“They come home each night in a drunken manner. She hit me with a book on my head last week,” Srey On said.

“Because the donors asked me to stay [at the NGO] … and they came without prior notice, so I didn’t allow it; they started to get angry towards me.”

Srey On said she had filed her own complaint to police but no action had been taken.

“As the head of an organisation, I am an educator who provides a good example to the kids.

I could not do anything that makes kids follow a bad example,” she added.

Srey On and her boyfriend, Ung Sras – who is wanted by police – are accused of neglecting the children’s hygiene, hitting them with sticks and even having sex in front of them.

Four children were removed from the centre on Tuesday.

Ministry of Social Affairs official Em Chanmakara said in a message yesterday that a nanny at the NGO had been called in for questioning, and that “hopefully tomorrow all documents [related the case] will [be] sent to the court”.

PhonogramThe police could have some work ahead of them. But I’m wondering: running this centre must cost a lot of money, so who and where are the donors?

Bonus link: Where Children Sleep.

Trouble with orphans

   WaggaThe streets of Wagga – where are the people?

On 6 June the Wagga Daily Advertiser (Wagga is a town in New South Wales) reported this human interest story concerning  Chloe Flanagan, a 25 year old local beauty therapist:

Sweltering in the Cambodian heat, Chloe Flanagan is surrounded by people riding motorcycles. She’s in Phnom Penh, home to around 2.2 million people. The city, which still harbours pain from the relatively recent devastation caused by the Khmer Rogue, houses grand elaborate buildings – temples decorated with gold. Drive down the main boulevard and you could mistake it for Paris – but … Phnom Penh harbours some dark secrets. Millions of young children are exploited in Cambodia every year.

Ok, so the prose is a little overcooked, but it’s not every day you find a beauty therapist from Wagga in the grim suburbs of Phnom Penh. It goes on to tell how Chloe “purchased a one-way ticket to Asia and volunteered for three months at a Cambodian orphanage.” There she saw that orphanages are a business and have some very unsavoury things going on . “Often in these institutions the children are kept in deliberately poor conditions so the managers get more money from the generous, misled western tourists.”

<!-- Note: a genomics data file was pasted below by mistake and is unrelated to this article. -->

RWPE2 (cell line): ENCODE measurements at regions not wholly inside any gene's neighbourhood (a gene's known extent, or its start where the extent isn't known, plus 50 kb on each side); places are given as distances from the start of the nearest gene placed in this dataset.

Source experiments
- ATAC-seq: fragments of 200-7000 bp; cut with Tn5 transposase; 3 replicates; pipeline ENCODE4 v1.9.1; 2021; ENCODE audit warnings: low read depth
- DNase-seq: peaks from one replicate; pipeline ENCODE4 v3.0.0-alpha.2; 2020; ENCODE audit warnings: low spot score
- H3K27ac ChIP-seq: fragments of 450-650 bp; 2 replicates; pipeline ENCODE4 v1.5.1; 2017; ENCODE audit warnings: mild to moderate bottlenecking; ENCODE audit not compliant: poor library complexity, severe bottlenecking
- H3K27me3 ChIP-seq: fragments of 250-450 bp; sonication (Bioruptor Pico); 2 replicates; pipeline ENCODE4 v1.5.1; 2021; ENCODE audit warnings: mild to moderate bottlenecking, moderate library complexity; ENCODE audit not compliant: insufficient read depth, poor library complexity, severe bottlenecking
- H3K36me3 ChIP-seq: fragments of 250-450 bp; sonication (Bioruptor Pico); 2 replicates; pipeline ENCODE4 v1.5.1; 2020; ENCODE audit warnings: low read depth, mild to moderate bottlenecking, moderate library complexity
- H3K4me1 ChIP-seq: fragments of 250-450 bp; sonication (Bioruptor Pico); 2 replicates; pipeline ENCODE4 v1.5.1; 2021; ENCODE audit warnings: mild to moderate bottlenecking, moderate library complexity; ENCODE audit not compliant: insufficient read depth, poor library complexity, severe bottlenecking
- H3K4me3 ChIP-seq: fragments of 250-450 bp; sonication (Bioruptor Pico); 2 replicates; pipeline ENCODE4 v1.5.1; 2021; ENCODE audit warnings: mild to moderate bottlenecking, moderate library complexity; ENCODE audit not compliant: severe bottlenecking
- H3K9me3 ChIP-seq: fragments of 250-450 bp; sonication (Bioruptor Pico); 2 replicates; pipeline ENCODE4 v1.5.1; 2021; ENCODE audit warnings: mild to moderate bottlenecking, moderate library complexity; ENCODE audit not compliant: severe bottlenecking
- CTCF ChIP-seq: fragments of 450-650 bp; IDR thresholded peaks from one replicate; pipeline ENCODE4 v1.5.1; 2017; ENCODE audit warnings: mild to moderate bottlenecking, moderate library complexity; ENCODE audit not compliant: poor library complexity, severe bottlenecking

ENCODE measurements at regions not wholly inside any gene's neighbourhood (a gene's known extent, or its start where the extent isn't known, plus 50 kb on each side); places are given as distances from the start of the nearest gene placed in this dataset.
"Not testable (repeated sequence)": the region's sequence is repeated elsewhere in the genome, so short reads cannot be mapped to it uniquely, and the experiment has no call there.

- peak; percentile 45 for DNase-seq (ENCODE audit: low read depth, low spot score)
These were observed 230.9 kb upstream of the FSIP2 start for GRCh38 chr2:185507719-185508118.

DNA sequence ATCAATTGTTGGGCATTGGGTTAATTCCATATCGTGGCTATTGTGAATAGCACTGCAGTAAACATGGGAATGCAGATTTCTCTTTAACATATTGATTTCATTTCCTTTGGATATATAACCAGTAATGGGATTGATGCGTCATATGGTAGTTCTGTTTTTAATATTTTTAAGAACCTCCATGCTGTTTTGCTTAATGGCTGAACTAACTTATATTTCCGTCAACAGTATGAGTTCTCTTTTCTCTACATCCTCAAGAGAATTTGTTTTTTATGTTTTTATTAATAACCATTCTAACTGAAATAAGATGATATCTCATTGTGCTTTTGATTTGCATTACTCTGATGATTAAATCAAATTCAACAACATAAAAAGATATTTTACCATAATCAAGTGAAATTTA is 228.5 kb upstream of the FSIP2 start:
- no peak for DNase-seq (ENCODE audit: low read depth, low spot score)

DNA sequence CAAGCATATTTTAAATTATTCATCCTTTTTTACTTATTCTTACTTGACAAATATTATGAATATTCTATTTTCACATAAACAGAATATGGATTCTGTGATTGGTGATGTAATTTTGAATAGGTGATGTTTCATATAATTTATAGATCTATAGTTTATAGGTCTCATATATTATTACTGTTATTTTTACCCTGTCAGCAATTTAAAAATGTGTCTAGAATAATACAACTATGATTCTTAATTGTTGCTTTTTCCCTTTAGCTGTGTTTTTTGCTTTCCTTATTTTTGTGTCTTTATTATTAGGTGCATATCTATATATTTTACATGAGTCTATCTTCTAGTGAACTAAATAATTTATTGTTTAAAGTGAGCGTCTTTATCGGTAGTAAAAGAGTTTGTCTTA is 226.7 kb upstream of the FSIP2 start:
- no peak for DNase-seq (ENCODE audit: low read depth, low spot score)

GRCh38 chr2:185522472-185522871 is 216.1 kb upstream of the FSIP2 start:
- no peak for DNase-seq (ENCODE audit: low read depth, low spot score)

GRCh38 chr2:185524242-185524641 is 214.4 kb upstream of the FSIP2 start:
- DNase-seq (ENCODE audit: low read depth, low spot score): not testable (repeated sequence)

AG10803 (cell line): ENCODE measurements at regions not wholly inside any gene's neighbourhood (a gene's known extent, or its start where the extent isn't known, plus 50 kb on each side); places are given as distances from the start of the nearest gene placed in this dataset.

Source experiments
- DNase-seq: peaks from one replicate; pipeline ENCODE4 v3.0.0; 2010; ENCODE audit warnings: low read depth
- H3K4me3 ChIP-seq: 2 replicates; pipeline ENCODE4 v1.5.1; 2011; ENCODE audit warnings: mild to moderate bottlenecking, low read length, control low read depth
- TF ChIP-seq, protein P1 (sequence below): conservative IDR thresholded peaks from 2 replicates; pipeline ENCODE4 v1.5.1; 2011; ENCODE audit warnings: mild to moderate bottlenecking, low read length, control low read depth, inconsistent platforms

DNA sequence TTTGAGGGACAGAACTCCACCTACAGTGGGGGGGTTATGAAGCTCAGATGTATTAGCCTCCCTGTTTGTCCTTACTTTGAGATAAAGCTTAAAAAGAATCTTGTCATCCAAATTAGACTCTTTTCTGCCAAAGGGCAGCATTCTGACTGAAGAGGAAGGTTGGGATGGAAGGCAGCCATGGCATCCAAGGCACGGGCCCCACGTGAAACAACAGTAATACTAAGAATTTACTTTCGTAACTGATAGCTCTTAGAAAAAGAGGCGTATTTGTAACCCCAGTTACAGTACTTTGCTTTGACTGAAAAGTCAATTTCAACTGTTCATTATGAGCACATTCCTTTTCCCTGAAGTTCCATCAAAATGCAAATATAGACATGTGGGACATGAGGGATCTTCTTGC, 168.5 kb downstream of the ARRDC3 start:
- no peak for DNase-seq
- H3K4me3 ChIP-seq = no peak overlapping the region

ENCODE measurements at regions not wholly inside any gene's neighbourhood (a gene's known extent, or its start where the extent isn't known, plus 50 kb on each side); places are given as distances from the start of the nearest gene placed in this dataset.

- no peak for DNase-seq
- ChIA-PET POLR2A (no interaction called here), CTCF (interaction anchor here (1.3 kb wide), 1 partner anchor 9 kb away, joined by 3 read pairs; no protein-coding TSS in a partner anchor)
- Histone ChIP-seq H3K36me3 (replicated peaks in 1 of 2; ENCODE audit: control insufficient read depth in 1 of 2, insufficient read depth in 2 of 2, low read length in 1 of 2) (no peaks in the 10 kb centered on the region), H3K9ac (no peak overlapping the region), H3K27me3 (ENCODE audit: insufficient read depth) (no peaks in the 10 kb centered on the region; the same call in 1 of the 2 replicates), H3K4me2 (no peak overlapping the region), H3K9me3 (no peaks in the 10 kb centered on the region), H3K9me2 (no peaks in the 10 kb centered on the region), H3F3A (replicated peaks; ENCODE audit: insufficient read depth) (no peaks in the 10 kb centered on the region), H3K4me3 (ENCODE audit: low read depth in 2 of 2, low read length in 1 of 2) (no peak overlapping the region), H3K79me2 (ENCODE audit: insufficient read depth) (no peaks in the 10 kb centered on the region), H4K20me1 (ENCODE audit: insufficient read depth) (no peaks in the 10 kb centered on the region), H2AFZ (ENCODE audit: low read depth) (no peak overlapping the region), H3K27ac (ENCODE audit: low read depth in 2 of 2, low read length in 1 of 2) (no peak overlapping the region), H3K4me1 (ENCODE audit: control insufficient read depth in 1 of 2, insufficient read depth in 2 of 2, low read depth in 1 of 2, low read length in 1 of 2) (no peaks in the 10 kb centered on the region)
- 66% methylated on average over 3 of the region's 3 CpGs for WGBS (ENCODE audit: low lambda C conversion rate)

Chloe moved on to Laos, where she received “an urgent and distressed call from 22-year-old Srey On,” who had been at the home Chloe had worked at. She was now on the street, on the run from her former orphanage “mother” who was attempting to track her down, hassle her and intimidate her. “She has polio and wears a full leg brace, she still has parents but she is from a small rural village one-and-half hours out of Phnom Penh and there are no opportunities for her there. Her parents sent her to live at the orphanage so she could study.”

(This, incidentally, is very common – many “orphans” are not orphans at all, and find themselves in institutions for all kinds of reasons).

Srey OnSrey On

Srey On and nine children were living in an apartment paid for by a kind-hearted Singaporean woman, with no money and no food. Chloe flew back, organised accommodation, and set up a small  orphanage. “Bethel Children’s Home Cambodia was born.”

4692433_1432459458.4929_funddescriptionYou can read in the article about the ways Bethel helps the kids – it’s pretty heartwarming and more strength to Chloe. (Here’s a nice piece about how crowdfunding helped meet the needs of one handicapped little boy – his mother tried to abort him but did this instead; kids in this condition are mostly in a hopeless situation in Cambodia).

Anyway, I think I like Chloe. Which makes it all the more disturbing to read in the Phnom Penh Post that less than three weeks after that article in the Wagga paper the police raided the orphanage and arrested Srey On – the same Srey On who phoned Chloe – who is its manager.